Although considerations of discourse coherence and cognitive processing suggest that communicators should adopt consistent perspectives when describing spatial scenes, in many cases they switch perspectives. Ongoing research examining cognitive costs indicates that these are small and exacted in establishing a mental model of a scene but not in retrieving information from a well-known scene. A perspective entails a point of view, a referent object, and terms of reference. These may change within a perspective, exacting cognitive costs, so that the costs of switching perspective may not be greater than the costs of maintaining the same perspective. Another project investigating perspective choice for self and other demonstrates effects of salience of referent object and ease of terms of reference. Perspective is mixed not just in verbal communications but also in pictorial ones, suggesting that at times, switching perspective is more effective than maintaining a consistent one.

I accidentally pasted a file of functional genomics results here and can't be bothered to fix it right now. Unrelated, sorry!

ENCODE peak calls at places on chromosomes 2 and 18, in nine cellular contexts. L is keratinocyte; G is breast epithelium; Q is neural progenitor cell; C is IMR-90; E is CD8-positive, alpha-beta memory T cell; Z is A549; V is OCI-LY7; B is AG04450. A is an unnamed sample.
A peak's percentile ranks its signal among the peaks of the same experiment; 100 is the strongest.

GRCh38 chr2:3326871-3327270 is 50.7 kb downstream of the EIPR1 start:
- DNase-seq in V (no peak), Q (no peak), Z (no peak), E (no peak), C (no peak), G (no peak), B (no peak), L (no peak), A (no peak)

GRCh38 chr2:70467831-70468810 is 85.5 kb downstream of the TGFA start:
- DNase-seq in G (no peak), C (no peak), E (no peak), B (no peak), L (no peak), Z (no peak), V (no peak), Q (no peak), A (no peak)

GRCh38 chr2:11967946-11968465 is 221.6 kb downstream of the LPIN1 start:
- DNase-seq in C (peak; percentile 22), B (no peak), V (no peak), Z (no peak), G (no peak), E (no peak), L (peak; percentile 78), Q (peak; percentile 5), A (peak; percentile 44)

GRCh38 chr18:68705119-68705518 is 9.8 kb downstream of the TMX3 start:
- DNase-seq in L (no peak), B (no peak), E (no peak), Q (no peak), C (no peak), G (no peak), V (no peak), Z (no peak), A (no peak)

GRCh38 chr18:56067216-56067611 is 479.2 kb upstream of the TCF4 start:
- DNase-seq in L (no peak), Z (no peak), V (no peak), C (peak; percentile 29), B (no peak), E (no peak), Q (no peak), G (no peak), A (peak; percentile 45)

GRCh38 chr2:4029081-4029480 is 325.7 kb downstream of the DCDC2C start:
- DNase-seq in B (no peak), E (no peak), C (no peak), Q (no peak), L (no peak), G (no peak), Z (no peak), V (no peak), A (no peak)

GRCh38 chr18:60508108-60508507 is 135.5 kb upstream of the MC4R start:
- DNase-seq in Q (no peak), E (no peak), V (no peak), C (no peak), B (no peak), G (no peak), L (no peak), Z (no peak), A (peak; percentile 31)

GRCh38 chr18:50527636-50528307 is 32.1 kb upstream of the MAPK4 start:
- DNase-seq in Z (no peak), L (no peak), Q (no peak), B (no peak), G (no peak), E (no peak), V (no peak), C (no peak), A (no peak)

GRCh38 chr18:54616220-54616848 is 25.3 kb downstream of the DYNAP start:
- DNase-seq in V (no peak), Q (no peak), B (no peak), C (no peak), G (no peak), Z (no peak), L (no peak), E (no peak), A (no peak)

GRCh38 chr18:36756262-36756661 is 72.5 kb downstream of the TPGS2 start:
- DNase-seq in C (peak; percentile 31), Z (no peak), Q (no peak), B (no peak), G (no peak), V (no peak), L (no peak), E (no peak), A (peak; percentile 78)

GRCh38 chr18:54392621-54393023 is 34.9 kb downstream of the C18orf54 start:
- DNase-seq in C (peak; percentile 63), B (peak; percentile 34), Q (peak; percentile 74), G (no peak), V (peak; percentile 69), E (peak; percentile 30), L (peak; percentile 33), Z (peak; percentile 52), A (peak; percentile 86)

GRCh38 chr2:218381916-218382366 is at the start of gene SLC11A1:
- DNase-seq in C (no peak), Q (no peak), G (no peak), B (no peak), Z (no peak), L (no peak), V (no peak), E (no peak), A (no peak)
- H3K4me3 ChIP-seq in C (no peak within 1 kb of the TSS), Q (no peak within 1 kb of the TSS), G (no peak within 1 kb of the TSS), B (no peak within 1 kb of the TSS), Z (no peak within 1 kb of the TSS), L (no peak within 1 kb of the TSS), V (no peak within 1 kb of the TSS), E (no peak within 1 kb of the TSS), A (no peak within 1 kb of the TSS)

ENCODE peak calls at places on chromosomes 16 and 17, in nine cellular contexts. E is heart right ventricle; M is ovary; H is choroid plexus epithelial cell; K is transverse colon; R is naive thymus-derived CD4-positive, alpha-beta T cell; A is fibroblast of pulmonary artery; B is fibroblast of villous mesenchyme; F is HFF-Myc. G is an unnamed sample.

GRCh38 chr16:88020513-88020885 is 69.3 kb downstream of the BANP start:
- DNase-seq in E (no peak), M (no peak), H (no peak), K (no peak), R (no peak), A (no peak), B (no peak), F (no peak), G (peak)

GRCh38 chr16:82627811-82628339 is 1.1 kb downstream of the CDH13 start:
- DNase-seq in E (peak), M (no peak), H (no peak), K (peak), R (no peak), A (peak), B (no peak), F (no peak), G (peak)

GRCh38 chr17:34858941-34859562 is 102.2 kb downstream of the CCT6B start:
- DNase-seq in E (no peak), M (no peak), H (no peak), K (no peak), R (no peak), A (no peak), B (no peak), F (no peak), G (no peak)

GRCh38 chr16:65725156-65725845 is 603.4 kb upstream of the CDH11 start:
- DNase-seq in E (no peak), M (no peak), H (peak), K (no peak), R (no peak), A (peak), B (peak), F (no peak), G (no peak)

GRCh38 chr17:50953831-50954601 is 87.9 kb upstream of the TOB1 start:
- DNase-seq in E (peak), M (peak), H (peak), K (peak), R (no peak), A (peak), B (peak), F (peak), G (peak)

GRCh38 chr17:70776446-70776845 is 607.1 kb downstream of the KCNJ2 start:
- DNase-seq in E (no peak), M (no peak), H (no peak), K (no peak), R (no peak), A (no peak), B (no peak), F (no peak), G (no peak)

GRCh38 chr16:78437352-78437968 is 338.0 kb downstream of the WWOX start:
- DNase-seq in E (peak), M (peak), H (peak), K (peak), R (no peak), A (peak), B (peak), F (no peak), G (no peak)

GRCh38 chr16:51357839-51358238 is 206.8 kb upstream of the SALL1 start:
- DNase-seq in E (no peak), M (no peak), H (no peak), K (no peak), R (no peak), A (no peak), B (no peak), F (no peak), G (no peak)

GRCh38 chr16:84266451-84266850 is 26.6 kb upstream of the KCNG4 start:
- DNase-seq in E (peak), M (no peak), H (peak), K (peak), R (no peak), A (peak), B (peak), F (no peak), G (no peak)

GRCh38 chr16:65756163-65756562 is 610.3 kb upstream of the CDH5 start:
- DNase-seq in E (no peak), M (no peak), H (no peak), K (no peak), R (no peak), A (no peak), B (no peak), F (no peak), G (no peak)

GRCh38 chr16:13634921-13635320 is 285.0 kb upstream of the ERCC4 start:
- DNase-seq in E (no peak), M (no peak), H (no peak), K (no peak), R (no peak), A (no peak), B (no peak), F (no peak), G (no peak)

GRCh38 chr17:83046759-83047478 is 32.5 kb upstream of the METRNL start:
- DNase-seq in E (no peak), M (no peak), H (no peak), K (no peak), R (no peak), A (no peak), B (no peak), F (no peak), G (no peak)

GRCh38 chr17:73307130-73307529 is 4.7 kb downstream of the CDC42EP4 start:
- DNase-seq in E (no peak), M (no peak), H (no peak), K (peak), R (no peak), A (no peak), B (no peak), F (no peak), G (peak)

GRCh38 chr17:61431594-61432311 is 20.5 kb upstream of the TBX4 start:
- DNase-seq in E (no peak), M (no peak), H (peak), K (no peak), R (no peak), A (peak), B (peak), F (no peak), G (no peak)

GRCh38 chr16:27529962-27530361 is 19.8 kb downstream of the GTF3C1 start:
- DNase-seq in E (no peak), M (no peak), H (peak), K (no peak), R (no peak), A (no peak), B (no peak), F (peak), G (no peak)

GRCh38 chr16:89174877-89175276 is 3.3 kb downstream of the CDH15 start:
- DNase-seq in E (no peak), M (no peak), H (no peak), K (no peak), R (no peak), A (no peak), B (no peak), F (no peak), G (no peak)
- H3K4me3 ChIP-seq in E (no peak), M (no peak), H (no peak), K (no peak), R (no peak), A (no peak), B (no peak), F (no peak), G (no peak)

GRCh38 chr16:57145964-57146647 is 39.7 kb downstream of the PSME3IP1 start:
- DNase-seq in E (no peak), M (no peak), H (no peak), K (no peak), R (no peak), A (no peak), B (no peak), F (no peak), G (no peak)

Spatial Cognition and Computation – Springer Journals
Published: Sep 30, 2004
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